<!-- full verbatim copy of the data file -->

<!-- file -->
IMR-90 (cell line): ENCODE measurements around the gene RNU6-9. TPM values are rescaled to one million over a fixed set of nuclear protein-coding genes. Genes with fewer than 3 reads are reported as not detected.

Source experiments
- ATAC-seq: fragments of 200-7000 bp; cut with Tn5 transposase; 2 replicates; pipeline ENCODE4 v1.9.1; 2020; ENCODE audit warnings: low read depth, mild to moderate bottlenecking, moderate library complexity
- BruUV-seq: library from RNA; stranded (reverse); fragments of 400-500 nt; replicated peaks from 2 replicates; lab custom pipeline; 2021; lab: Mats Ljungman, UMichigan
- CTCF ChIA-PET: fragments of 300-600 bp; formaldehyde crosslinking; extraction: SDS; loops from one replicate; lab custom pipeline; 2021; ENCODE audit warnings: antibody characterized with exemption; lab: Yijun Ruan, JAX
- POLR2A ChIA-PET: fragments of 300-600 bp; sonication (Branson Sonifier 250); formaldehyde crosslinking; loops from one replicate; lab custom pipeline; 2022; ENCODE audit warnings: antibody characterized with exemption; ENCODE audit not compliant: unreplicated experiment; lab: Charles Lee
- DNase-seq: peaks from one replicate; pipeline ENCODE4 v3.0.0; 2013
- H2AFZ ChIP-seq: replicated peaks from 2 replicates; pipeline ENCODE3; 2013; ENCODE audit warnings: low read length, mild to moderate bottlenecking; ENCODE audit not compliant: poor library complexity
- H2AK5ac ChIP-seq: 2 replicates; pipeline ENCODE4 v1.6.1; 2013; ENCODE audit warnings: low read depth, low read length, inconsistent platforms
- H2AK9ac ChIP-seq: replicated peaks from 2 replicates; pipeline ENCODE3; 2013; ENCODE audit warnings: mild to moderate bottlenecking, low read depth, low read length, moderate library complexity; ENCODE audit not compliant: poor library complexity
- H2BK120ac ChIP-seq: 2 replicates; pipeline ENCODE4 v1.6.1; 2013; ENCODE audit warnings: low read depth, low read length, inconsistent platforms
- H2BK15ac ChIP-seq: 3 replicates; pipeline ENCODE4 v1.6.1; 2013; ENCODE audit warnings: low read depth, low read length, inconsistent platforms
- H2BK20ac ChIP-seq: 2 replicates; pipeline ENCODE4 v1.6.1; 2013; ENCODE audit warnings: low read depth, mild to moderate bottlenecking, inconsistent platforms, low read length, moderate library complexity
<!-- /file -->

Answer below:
IMR-90 (cell line): ENCODE measurements around the gene RNU6-9. TPM values are rescaled to one million over a fixed set of nuclear protein-coding genes. Genes with fewer than 3 reads are reported as not detected.

Source experiments
- ATAC-seq: fragments of 200-7000 bp; cut with Tn5 transposase; 2 replicates; pipeline ENCODE4 v1.9.1; 2020; ENCODE audit warnings: low read depth, mild to moderate bottlenecking, moderate library complexity
- BruUV-seq: library from RNA; stranded (reverse); fragments of 400-500 nt; replicated peaks from 2 replicates; lab custom pipeline; 2021; lab: Mats Ljungman, UMichigan
- CTCF ChIA-PET: fragments of 300-600 bp; formaldehyde crosslinking; extraction: SDS; loops from one replicate; lab custom pipeline; 2021; ENCODE audit warnings: antibody characterized with exemption; lab: Yijun Ruan, JAX
- POLR2A ChIA-PET: fragments of 300-600 bp; sonication (Branson Sonifier 250); formaldehyde crosslinking; loops from one replicate; lab custom pipeline; 2022; ENCODE audit warnings: antibody characterized with exemption; ENCODE audit not compliant: unreplicated experiment; lab: Charles Lee
- DNase-seq: peaks from one replicate; pipeline ENCODE4 v3.0.0; 2013
- H2AFZ ChIP-seq: replicated peaks from 2 replicates; pipeline ENCODE3; 2013; ENCODE audit warnings: low read length, mild to moderate bottlenecking; ENCODE audit not compliant: poor library complexity
- H2AK5ac ChIP-seq: 2 replicates; pipeline ENCODE4 v1.6.1; 2013; ENCODE audit warnings: low read depth, low read length, inconsistent platforms
- H2AK9ac ChIP-seq: replicated peaks from 2 replicates; pipeline ENCODE3; 2013; ENCODE audit warnings: mild to moderate bottlenecking, low read depth, low read length, moderate library complexity; ENCODE audit not compliant: poor library complexity
- H2BK120ac ChIP-seq: 2 replicates; pipeline ENCODE4 v1.6.1; 2013; ENCODE audit warnings: low read depth, low read length, inconsistent platforms
- H2BK15ac ChIP-seq: 3 replicates; pipeline ENCODE4 v1.6.1; 2013; ENCODE audit warnings: low read depth, low read length, inconsistent platforms
- H2BK20ac ChIP-seq: 2 replicates; pipeline ENCODE4 v1.6.1; 2013; ENCODE audit warnings: low read depth, mild to moderate bottlenecking, inconsistent platforms, low read length, moderate library complexity